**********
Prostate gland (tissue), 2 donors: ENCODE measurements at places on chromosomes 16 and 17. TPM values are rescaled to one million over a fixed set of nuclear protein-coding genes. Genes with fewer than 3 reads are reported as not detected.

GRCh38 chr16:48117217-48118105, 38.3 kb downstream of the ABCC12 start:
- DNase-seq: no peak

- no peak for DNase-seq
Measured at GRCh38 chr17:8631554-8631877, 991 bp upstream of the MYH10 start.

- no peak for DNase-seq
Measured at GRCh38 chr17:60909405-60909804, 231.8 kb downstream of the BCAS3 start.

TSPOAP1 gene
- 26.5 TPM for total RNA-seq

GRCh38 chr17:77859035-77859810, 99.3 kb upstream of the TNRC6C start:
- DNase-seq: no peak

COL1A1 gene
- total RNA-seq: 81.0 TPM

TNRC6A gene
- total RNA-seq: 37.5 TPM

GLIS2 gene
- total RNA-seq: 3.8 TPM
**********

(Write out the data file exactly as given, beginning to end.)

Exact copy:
Prostate gland (tissue), 2 donors: ENCODE measurements at places on chromosomes 16 and 17. TPM values are rescaled to one million over a fixed set of nuclear protein-coding genes. Genes with fewer than 3 reads are reported as not detected.

GRCh38 chr16:48117217-48118105, 38.3 kb downstream of the ABCC12 start:
- DNase-seq: no peak

- no peak for DNase-seq
Measured at GRCh38 chr17:8631554-8631877, 991 bp upstream of the MYH10 start.

- no peak for DNase-seq
Measured at GRCh38 chr17:60909405-60909804, 231.8 kb downstream of the BCAS3 start.

TSPOAP1 gene
- 26.5 TPM for total RNA-seq

GRCh38 chr17:77859035-77859810, 99.3 kb upstream of the TNRC6C start:
- DNase-seq: no peak

COL1A1 gene
- total RNA-seq: 81.0 TPM

TNRC6A gene
- total RNA-seq: 37.5 TPM

GLIS2 gene
- total RNA-seq: 3.8 TPM